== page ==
Shed Forming And Preparation System Innovations Continue
Stäubli Corp. recently highlighted the latest in warp-preparation systems during an open house at its US headquarters.
By Abdel-Fattah M. Seyam
The leasing process prepares the warp yarns with a desired sequence and maintains that sequence for the automatic drawing-in or tying-in process. The Opal automatic warp-leasing machine - introduced at ITMA '03 in Birmingham, England - processes up to eight single- or multiple-color warp sheets usually prepared by direct warping process into a single leased sheet. The Opal, capable of handling single or plied spun yarns and flat or twisted continuous filament yarns, can lease warps up to 230 centimeters wide.
One operator is required to set the warp on the Opal's frame, program the required warp color sequence and yarn type for each color, and run the machine to start leasing. Then the automatic leasing begins, and operator presence is not required until that process is completed. Observing the programming of the Opal through a user interface via a color screen indicated easy operation and full user color identification control. The machine displays a magnified color image of good resolution for individual yarns so the user can recognize color and yarn type. The user identifies a yarn color to the machine by touching one of up to 10 different colors available on the user-defined panel.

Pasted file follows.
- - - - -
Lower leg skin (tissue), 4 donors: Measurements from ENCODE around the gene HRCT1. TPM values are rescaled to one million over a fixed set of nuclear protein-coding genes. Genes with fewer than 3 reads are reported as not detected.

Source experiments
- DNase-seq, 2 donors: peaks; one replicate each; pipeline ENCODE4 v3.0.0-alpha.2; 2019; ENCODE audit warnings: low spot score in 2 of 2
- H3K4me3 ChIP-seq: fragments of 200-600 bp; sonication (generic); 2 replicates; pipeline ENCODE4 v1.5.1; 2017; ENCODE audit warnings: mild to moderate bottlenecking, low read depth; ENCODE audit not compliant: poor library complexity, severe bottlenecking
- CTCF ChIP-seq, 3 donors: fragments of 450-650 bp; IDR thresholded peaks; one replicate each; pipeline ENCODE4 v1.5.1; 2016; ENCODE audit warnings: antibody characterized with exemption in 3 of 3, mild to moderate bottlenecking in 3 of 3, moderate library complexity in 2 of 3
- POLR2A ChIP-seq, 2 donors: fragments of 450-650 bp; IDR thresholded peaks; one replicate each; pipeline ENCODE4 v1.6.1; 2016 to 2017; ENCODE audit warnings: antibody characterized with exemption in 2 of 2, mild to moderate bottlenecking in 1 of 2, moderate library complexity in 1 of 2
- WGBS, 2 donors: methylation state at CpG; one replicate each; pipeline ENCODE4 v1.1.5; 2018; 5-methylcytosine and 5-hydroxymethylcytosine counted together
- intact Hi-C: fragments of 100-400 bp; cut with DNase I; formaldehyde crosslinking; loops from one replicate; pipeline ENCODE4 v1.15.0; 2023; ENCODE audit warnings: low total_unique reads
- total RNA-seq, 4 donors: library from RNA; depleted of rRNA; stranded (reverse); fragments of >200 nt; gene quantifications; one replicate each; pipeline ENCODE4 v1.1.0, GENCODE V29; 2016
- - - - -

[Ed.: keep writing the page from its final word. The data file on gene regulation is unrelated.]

The machine is equipped with two cameras to check for double yarn and color. The foremost yarn in the warp is picked up by an air suction nozzle. The color recognition ensures correct desired sequence of the yarns in the lease. If a yarn with a different color than that programmed is picked, the yarn will not be leased, and the machine continues the leasing process until the yarn of such color is required in the sequence. Depending on the application, the leasing speed of the Opal is up to 100,000 threads per eight hours. If the warp contains single and plied yarns, and thus yarn type recognition is required, the leasing speed range is 30,000 to 60,000 threads in eight hours. The highest speed of 100,000 threads per eight hours can be achieved when leasing a single-sheet warp. The range of yarn linear density that the machine can handle is 10 to 50 tex.